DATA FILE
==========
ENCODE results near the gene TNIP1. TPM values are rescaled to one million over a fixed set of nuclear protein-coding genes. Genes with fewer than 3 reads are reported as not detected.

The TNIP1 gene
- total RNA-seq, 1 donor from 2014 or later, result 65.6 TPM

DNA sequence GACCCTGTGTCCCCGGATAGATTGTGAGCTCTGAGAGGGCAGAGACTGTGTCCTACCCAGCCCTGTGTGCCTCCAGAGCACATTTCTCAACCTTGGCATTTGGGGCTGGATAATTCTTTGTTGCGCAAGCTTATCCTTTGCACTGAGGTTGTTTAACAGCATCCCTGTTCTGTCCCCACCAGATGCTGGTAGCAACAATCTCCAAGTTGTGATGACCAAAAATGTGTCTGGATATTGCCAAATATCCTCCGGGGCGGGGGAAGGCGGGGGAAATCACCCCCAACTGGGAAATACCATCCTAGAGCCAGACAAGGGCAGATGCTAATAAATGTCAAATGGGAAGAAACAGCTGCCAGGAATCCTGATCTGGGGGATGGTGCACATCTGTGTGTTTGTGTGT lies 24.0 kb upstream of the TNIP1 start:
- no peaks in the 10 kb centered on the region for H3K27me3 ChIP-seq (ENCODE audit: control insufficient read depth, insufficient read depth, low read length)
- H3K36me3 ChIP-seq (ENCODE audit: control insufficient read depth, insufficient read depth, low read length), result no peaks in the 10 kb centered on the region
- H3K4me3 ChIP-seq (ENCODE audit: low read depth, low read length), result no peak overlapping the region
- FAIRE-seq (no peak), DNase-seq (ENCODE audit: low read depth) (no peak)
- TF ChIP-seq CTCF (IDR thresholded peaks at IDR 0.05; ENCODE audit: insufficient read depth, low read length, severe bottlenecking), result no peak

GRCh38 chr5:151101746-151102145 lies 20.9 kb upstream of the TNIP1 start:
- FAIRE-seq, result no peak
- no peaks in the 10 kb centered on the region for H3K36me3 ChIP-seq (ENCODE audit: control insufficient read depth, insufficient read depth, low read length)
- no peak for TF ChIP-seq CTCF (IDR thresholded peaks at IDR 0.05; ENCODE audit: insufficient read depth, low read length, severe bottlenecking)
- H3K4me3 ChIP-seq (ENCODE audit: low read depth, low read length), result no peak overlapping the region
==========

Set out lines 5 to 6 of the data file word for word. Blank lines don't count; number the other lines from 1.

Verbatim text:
- no peaks in the 10 kb centered on the region for H3K27me3 ChIP-seq (ENCODE audit: control insufficient read depth, insufficient read depth, low read length)
- H3K36me3 ChIP-seq (ENCODE audit: control insufficient read depth, insufficient read depth, low read length), result no peaks in the 10 kb centered on the region